Laravel and Vue: Creating a Portfolio website with a CRUD admin panel

Laravel and Vue: Creating a Portfolio website with a CRUD admin panel

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Laravel and Vue: Creating a Portfolio website with a CRUD admin panel. Vue.js is a library for building interactive web interfaces. It provides data-reactive components with a simple and flexible API.

In Chapter Seven, we had created a form to submit portfolio data and used it to submit the portfolio data. At the end of the chapter, we saw that we still need to do the following:

  • Front End Validation
  • Back End Validation
  • Read, Update and Delete functionality
  • Refactoring the PortfolioController

The validations are related to the form we are using to add data. Let’s tackle the validations.

Front-End Validation (for adding data)

We can copy the validationErrors() computed method from ProfileEditor.vue and remove the ‘please fill at least one field’ rule.

NAME CHANGE: The name of the method has been changed from _validationErrors()_ to _validation()_.

The front-end validation is going to be similar to ProfileEditor’s front-end validation. The difference is that instead of requiring at least one field, we now require image and project name. The description is optional.

Validation Rules: We need a file and we need a name but the description is optional; so there will be a validation rule for file and a validation rule for name but none for description.

  • Name Required
  • Image Required
  • Submit button is disabled until we have a name and image
computed: {
    validation(){
        this.disabled = true;
        i̶f̶ ̶(̶t̶h̶i̶s̶.̶n̶a̶m̶e̶ ̶=̶=̶=̶ ̶'̶'̶ ̶&̶&̶ ̶t̶h̶i̶s̶.̶f̶i̶l̶e̶.̶l̶e̶n̶g̶t̶h̶ ̶<̶=̶ ̶0̶)̶ ̶{̶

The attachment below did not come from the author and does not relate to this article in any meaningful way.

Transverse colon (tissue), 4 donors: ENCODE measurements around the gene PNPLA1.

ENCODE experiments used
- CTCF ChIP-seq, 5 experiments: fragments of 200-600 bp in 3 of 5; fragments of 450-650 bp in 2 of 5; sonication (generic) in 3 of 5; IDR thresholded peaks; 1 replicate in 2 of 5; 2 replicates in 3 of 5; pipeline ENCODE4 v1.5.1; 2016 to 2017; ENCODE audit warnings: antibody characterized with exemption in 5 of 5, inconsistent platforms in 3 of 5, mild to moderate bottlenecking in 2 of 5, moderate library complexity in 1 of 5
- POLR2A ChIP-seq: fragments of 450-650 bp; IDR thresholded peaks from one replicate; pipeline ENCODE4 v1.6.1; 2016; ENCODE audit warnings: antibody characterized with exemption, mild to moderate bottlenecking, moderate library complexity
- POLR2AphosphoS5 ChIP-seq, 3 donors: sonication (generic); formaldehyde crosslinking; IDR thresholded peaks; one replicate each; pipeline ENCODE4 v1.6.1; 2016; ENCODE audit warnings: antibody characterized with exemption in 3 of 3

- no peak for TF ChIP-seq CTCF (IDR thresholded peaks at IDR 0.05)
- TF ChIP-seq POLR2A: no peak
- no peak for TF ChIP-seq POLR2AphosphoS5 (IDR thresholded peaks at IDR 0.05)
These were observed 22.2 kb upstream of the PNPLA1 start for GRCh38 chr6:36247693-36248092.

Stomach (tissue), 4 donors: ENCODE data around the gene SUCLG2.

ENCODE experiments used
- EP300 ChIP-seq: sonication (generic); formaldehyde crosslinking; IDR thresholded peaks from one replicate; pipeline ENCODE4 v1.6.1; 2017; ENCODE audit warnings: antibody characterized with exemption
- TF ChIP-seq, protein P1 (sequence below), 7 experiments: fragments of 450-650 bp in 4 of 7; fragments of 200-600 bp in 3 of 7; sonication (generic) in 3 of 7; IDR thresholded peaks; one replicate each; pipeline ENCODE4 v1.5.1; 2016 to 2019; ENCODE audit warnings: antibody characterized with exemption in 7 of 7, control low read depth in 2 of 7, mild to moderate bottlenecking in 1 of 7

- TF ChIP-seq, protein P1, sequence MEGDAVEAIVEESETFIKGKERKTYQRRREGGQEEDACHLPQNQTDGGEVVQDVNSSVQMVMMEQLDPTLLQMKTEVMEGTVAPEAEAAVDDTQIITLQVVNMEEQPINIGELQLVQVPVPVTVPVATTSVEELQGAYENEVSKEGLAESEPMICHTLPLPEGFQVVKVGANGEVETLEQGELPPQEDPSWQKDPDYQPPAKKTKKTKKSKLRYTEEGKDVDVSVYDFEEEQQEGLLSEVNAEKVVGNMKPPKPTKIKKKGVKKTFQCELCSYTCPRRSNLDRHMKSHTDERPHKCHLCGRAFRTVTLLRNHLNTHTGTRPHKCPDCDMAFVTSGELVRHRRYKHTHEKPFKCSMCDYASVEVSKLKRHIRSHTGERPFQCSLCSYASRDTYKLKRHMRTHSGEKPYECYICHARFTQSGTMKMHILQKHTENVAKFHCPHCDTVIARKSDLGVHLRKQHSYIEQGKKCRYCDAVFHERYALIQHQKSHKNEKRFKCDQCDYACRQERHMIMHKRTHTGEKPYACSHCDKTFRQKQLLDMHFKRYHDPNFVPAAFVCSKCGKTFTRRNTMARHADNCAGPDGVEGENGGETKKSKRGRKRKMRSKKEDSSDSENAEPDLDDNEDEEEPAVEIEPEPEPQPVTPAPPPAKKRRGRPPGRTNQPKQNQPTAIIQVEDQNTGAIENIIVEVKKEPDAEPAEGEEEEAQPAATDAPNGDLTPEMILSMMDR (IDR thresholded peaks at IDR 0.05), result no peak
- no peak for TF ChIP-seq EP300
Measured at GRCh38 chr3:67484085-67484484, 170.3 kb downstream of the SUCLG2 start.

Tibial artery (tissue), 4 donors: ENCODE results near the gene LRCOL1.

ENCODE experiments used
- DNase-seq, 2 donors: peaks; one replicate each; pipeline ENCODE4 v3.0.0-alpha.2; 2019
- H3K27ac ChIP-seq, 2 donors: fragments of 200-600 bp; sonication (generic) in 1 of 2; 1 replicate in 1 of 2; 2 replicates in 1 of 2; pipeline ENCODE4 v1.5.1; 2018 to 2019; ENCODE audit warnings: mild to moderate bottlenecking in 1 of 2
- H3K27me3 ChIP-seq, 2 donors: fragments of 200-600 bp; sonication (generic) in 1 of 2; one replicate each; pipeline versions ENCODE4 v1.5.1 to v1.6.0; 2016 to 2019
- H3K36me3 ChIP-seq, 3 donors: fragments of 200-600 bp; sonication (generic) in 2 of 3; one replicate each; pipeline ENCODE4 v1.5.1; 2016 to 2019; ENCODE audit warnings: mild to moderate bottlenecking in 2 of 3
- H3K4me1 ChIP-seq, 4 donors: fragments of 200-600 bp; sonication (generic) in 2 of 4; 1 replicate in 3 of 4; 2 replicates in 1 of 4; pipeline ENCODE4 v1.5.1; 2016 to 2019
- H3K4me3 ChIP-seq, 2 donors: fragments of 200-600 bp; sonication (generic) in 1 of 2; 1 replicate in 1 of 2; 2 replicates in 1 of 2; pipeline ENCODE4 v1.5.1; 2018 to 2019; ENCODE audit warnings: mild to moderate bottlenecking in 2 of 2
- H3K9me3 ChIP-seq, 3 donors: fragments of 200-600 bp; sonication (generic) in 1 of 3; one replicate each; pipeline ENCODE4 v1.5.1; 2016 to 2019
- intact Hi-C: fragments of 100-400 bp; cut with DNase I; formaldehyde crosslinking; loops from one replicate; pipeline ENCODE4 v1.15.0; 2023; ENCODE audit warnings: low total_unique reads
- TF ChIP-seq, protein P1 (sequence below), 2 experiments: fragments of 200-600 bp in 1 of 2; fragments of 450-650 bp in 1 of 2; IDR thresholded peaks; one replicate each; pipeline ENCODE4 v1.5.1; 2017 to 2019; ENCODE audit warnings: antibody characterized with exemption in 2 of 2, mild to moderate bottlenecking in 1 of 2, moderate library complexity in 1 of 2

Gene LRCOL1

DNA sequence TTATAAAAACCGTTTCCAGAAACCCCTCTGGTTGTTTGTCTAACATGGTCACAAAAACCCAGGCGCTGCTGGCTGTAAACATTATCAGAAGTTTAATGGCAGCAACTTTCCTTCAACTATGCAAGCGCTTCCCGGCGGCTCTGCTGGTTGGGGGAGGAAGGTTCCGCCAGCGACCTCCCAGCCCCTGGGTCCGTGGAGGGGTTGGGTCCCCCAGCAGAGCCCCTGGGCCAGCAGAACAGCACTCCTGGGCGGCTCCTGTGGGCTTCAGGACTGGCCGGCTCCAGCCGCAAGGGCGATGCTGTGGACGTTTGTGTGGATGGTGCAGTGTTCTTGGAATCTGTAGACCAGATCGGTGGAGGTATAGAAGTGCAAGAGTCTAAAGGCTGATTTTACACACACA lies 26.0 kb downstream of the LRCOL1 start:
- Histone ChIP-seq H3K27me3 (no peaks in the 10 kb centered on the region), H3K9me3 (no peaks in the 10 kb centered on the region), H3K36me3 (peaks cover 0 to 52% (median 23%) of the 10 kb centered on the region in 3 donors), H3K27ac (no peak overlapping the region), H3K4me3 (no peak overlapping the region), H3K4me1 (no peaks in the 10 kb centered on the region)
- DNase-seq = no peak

̶ ̶ ̶ ̶ ̶ ̶ ̶ ̶ ̶ ̶ ̶ ̶ ̶r̶e̶t̶u̶r̶n̶ ̶'̶p̶l̶e̶a̶s̶e̶ ̶f̶i̶l̶l̶ ̶a̶t̶ ̶l̶e̶a̶s̶t̶ ̶o̶n̶e̶ ̶f̶i̶e̶l̶d̶'̶;̶
̶ ̶ ̶ ̶ ̶ ̶ ̶ ̶ ̶}̶
        if (this.name === '') {
            return 'please fill in the project name';
        }
        if (!this.file) {
            return 'please select an image';
        }
        if (this.file && !this.file.type.startsWith("image/")) {
            return 'file must be an image';
        }
        else {
            this.disabled = false;
            return  ':)'
        }
    }
}

For the submit button, have a disabled attribute and bind the disabled attribute to **disabled**

<button @click.prevent="onSubmit" :disabled="disabled">Submit</button>

Insert **disabled** in data()

data() {
    return {
        file: '',
        name: '',
        description: '',
        disabled: true,
    }
},

Put an errorBar below the submit button in the form

<div class="errorBar">{{validation}}</div>

We can tick front-end validation

  • Front End Validation ✔️
  • Back End Validation
  • Read, Update and Delete functionality
  • Refactoring the PortfolioController

Back End Validation (for adding data)